George Soros Essay – Brexit in Reverse


George Soros Essays – Brexit in Reverse, June 19, 2017

  • Economic reality is beginning to catch up with the false hopes of the general population
  • Believed the promises of the press that Brexit would not reduce their living standards so they managed to maintain those standards by running up household debts
  • Wage growth is not keeping up with inflation so real incomes have begun to fall
  • Households will realize that living standards are falling and they will adjust spending habits
    • Will also realize that they need to pay back their debts
    • Will reduce household consumption that has sustained the economy
  • Bank of England has made the same mistake as the average household: underestimated the impact of inflation and is now catching up by raising interest rates in a pro-cyclical manner
  • Fast approaching the tipping point that characterizes all unsustainable economic developments (I refer to the tipping point as “reflexivity”)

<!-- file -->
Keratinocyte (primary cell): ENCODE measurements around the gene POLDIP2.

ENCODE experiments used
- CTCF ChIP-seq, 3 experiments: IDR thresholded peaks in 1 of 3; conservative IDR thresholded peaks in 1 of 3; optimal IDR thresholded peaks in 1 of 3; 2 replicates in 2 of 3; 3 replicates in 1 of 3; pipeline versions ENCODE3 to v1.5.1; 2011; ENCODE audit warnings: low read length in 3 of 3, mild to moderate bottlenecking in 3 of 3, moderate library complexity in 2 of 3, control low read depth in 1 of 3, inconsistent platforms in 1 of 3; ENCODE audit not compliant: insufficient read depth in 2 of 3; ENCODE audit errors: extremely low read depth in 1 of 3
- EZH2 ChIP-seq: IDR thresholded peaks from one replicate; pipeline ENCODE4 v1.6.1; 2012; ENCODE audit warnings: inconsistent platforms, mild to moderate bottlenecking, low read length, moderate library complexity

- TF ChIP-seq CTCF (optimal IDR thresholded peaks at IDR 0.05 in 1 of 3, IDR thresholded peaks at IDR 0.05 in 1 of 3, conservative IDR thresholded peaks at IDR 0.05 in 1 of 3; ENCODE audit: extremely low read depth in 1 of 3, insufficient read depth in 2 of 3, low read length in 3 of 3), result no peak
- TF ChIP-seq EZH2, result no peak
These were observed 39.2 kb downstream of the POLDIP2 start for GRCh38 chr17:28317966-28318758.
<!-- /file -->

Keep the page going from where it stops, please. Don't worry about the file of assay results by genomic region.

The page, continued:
• Economic reality is reinforced by political reality: Brexit is a lose-lose proposition to both Britain and EU – it cannot be undone but people can change their minds
  • Theresa May’s attempt to strengthen her negotiating position by holding a snap election has badly misfired: lost her parliamentary majority
    • Young people voted for labor in protest, not because they wanted to join a trade union or support Jeremy Corbyn; young people are eager to find well-paying jobs, whether in Britain or elsewhere and in that respect, their interests correspond with the interests of the City of London
  • By approaching the negotiations in a conciliatory spirit, Theresa May could reach an agreement with EU on their agenda and agree to continue as a member of the single market for a long period of time to carry out all the legal work
    • This would be a great relief to the EU because it would postpone the day when Britain’s absence would create an enormous hole in the EU’s budget
    • Only by taking this path can she hope to persuade parliament to pass all the laws that need to be enacted
  • Theresa May may have to abandon her ill-considered alliance with the Ulster Unionists and side with the Tories of Scotland
  • May would also have to atone for sins the Tories in Kensington with regard to Grenfell Towers
  • May could then carry on leading a minority government because nobody else would want to take her place
  • Divorce process would take at least five years to complete and during that time new elections would take place – if all went well, the two parties may want to remarry even before they have divorced
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